Professor Roland Axtmann

Professor Roland Axtmann
Professor
Political and Cultural Studies
Telephone: (01792) 602325

After his PhD at the London School of Economics, Roland taught at the University of Aberdeen for 16 years. Roland joined the Department in 2005 as a Professor of Politics and International Relations. He held visiting appointments at Heidelberg University (Germany); Karl-Franzens University Graz (Austria); University of California, Los Angeles; and Deakin University, Melbourne. In 2011, he was a visiting professor at the University of Queensland in Brisbane (Australia). Currently, he is a visiting fellow at the Sydney Democracy Initiative at Sydney University.

Publications

  1. 'Global Governance, Constitutionalism and Democracy'. In Benjmain Isakhan and Steven Slaughter (Ed.), Democracy and Crisis. (pp. 189-208). PlagraveMacmillan.
  2. Conceptualising Democracy. Australian Journal of Political Science
  3. Cosmopolitanism and Globality: Kant, Arendt, and Beck on the Global Condition. German Politics and Society 29(3)
  4. ‘Democracy and Globality’. Studies of Transition States and Societies 2(1), 22-35.
  5. 'Globalisation, Governance and Democracy'. In A. Milardović et al (Ed.), Globalisation of Politics. (pp. 13-28).

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Teaching

  • HUP201 Fundamental Issues in Moral and Political Philosophy

    In this module, we shall examine some fundamental issues in moral and political philosophy, including the nature of ethics, the scope and limits of moral reasoning, the relation between meta-ethical reflection and common-sense morality, the applicability of moral theory to practical life, the nature of justice, the foundation of rights, justifications for coercive paternalism, and the relation between politics and religion.

  • PO-2001 Fundamental Issues in Moral and Political Philosophy

    In this module, we shall examine some fundamental issues in moral and political philosophy, including the nature of ethics, the scope and limits of moral reasoning, the relation between meta-ethical reflection and common-sense morality, the applicability of moral theory to practical life, the nature of justice, the foundation of rights, justifications for coercive paternalism, and the relation between politics and religion.

  • PO-238 Normative Models of Democracy: Contemporary Perspectives

    What is 'democracy'? Why 'democracy'? Ought we to praise, or bury, 'democracy'? There has been a wide range of answers to these questions: 'democracy' is an 'essentially contested concept'. This module examines contemporary conceptualizations of 'democracy' and discusses how 'democracy' has been imagined in different, and often conflicting, ways. In the course of the module, we will encounter and exam concepts such as the people (the demos) and popular sovereignty; citizenship; negative and positive liberties; interest and the common good; plurality and diversity; civil society, the public sphere and deliberation; participation and representation; the state, power, and authority.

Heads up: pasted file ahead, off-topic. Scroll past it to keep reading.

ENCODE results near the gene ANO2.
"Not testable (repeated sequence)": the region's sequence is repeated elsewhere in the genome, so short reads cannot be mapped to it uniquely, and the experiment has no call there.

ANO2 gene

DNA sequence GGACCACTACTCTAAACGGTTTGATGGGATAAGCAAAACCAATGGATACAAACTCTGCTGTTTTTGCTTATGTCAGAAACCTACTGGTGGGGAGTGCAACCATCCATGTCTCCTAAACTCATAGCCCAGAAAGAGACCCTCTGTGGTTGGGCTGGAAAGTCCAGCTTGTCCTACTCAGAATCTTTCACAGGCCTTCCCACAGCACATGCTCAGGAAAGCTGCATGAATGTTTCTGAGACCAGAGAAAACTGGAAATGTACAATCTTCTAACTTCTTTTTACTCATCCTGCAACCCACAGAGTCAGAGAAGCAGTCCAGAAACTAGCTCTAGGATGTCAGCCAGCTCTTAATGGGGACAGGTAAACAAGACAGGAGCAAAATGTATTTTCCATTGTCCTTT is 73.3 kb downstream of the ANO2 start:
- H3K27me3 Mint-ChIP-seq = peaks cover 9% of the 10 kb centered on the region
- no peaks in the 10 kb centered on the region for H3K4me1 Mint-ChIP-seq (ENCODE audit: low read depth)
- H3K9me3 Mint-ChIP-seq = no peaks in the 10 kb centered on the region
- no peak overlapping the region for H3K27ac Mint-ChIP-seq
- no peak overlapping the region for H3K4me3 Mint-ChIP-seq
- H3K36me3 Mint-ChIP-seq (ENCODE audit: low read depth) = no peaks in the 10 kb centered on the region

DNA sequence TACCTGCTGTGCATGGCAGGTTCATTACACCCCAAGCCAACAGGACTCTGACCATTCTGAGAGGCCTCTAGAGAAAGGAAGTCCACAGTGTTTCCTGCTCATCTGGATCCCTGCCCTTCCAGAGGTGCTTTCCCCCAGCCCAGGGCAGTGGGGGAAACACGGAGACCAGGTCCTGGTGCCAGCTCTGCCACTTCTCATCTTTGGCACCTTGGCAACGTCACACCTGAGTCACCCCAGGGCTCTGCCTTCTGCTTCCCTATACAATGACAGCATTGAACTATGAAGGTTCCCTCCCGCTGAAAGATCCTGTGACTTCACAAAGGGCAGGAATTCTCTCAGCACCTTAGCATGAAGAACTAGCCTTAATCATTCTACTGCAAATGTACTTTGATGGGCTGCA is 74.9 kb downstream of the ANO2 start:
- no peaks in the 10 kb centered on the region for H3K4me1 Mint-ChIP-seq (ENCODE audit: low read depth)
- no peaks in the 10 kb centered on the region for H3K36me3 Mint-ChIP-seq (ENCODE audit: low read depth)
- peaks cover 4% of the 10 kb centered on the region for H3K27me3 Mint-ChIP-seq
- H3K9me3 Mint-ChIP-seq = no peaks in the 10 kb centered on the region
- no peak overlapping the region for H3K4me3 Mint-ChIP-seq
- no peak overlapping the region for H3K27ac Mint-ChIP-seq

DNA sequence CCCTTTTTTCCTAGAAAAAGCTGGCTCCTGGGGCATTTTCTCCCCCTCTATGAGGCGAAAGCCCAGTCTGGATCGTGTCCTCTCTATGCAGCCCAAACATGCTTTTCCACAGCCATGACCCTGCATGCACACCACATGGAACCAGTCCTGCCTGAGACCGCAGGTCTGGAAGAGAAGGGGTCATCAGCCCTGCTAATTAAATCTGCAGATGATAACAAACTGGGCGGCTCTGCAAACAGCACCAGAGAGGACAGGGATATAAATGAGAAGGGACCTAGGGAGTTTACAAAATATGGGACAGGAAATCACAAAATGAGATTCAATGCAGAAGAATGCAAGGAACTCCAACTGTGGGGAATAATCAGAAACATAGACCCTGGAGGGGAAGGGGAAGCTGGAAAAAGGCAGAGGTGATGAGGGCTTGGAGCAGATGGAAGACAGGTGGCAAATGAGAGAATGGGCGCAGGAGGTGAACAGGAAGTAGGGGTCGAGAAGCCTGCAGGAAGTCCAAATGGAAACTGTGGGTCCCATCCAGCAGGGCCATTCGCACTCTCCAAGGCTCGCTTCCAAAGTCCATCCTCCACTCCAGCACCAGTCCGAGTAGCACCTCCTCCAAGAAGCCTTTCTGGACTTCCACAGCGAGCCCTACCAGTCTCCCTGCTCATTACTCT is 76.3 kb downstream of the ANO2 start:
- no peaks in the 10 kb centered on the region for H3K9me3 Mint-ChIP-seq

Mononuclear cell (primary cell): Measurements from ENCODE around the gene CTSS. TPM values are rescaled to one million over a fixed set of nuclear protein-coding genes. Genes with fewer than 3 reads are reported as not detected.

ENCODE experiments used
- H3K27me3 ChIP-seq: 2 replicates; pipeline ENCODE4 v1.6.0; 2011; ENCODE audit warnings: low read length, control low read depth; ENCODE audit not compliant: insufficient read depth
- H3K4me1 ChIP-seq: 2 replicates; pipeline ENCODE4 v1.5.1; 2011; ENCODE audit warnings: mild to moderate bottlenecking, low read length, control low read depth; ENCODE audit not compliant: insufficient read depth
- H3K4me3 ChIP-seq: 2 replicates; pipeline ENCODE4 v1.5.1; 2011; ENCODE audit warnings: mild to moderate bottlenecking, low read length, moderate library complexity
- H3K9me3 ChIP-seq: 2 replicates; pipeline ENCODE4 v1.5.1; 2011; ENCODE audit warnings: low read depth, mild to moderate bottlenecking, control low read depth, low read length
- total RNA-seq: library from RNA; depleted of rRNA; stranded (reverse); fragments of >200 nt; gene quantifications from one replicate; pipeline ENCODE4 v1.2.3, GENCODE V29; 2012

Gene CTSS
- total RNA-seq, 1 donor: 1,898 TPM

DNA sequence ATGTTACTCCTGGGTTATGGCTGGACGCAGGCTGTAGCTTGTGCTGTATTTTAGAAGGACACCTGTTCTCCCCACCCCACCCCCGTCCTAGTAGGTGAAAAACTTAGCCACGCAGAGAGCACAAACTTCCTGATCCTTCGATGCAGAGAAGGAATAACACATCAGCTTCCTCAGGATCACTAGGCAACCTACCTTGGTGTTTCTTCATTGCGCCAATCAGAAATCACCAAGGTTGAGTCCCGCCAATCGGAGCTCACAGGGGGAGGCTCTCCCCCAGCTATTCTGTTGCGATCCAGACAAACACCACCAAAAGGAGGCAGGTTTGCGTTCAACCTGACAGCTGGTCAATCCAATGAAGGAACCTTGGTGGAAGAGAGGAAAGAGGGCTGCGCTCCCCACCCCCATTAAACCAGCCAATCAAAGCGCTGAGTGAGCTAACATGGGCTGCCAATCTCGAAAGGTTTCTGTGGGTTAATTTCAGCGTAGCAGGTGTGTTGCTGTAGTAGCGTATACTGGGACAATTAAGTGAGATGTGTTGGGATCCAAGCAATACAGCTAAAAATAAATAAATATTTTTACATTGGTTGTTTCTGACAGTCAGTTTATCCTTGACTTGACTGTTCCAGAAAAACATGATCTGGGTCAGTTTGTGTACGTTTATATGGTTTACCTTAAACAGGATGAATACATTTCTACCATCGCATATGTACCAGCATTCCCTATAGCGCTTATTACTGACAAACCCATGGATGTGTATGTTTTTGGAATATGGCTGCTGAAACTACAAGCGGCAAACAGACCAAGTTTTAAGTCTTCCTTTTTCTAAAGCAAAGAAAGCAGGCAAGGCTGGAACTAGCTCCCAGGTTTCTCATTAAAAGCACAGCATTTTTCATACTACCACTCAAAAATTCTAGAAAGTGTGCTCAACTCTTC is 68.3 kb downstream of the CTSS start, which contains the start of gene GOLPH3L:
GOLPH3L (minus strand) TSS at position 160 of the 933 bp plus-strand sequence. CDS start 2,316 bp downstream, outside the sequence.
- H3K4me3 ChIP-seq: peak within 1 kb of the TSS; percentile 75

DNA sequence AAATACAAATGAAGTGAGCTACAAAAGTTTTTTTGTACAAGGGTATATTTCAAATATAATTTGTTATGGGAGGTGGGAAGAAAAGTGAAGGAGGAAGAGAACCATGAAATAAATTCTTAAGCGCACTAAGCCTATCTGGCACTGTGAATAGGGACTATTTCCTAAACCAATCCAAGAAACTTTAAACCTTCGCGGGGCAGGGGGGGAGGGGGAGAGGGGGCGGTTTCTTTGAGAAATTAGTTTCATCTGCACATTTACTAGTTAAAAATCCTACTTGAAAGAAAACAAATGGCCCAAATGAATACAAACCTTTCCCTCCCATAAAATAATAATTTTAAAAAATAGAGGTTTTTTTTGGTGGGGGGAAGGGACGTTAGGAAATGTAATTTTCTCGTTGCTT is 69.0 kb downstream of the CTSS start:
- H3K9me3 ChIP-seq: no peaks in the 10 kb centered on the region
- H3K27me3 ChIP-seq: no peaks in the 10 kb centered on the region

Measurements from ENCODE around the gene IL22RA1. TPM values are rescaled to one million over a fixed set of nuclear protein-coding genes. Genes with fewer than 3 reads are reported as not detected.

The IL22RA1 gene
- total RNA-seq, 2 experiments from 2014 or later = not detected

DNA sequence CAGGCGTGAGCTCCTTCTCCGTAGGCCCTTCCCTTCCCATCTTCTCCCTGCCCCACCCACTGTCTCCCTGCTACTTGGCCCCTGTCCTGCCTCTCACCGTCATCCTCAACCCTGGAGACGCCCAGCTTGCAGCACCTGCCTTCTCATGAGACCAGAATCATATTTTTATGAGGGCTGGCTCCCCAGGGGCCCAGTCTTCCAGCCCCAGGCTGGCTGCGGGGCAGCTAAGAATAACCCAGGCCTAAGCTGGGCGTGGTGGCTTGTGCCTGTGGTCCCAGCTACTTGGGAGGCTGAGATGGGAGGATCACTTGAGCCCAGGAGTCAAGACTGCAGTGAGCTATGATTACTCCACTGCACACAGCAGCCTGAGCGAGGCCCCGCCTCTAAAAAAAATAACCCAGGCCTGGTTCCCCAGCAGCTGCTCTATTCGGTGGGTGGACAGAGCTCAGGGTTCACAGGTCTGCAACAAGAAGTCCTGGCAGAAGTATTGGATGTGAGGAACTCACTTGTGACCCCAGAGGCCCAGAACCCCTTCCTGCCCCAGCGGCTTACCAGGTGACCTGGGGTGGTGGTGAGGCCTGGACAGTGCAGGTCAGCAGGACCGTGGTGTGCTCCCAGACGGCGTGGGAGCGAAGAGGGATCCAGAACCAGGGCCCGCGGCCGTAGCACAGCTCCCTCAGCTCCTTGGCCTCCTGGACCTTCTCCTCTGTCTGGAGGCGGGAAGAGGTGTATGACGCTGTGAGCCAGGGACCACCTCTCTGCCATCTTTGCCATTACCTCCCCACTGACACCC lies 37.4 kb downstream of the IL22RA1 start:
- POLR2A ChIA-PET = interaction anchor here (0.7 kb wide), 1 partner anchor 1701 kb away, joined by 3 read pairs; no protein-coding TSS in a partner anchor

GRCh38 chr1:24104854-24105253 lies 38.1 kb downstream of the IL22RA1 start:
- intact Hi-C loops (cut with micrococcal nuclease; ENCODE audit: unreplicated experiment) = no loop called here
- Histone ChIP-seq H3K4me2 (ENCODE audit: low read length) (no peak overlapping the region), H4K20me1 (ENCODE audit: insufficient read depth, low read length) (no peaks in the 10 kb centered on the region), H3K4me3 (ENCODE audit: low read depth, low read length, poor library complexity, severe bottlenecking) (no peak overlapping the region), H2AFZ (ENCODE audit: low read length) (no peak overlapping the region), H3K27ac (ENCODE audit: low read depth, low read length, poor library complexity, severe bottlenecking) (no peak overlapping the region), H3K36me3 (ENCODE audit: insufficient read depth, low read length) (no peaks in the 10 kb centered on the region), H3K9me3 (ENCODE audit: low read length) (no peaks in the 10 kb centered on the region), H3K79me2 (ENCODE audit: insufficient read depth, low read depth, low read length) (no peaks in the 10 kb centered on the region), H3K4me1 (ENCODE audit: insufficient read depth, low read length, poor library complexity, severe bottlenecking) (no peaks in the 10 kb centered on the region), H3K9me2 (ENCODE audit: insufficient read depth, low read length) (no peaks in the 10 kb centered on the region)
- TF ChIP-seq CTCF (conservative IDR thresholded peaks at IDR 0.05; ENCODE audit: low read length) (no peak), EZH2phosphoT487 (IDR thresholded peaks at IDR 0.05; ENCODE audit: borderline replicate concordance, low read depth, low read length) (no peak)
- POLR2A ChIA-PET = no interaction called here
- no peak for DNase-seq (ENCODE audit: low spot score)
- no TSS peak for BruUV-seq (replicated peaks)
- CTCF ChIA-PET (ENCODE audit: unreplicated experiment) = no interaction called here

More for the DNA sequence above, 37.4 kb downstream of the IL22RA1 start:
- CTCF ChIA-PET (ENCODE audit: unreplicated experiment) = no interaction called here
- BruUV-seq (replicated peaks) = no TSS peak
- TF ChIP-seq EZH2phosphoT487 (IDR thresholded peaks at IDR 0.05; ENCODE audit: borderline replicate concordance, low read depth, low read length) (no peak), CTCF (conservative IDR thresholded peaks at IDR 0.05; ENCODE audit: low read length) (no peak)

• PO-3110 Visions of Democracy

    This module will examine how 'democracy' has been imagined in different, and sometimes conflicting, ways. It will survey a range of theoretical conceptualisations of democracy but it also pays due attention to actual political struggles out of which visions of democracy emerge. It will assess: the ways in which liberalism and democracy can be reconciled; republicanism, communitarianism and radical visions of direct and participatory democracy; mulitcultural, deliberative and agonal conceptions of democracy; mean of accommodating diversity; and visions of 'global democracy', 'global civil society' and 'democracy beyond the state'.

  • PO-395 Dissertation (PO-325)

    Subject to the approval of the Departmental Dissertations Tutor, students will choose their own area for research. They will be given guidance on research skills and techniques and supervised by a specialist research topic supervisor during the research for, and writing of, their dissertation. Dissertation word length - 8000 words.

  • PO-M25 Dissertation

    Individual research based, under the guidance of appointed supervisor.

  • PO-M36 Approaches to Political Theory

    This module will give students an opportunity to engage with a cross-section of the wide variety of methodological and epistemological debates that help constitute the field of political theory as a discipline.

Supervision

  • 'Conservative Party Discourses Transfromed? An Examination of Responses to Demands for Homosexual Law Reform and Equality from 1953-2013' (current)

    Student name:
    PhD
    Other supervisor: Dr Mark Evans
  • 'The Role of China''''s Post 90s and Millennial Generation in the Development of Public Environmentalism.' (current)

    Student name:
    MA
    Other supervisor: Dr Matthew Wall
  • 'Development, Gender Equality and Training for Women in Politics- A case study of Nigeria' (current)

    Student name:
    PhD
    Other supervisor: Dr Krijn Peters
  • Access to medical opioids as human right and the international drug control system. (current)

    Student name:
    PhD
    Other supervisor: Prof David Bewley-Taylor
  • 'Education for Sustainable Development and Global Citizenship in Adult and Community Learning: From Policy to Pedagogy' (current)

    Student name:
    PhD
    Other supervisor: Prof David / Dave Clarke
    Other supervisor: Dr Mark Evans
    Other supervisor: Dr Keith Halfacree
  • Understanding Transitional Justice in Post Conflict Contexts: A Comparative study of traditional based approaches and transitional justice mechanisms towards Peace building and Reconciliation in Sierra Leone. (current)

    Student name:
    PhD
    Other supervisor: Dr Krijn Peters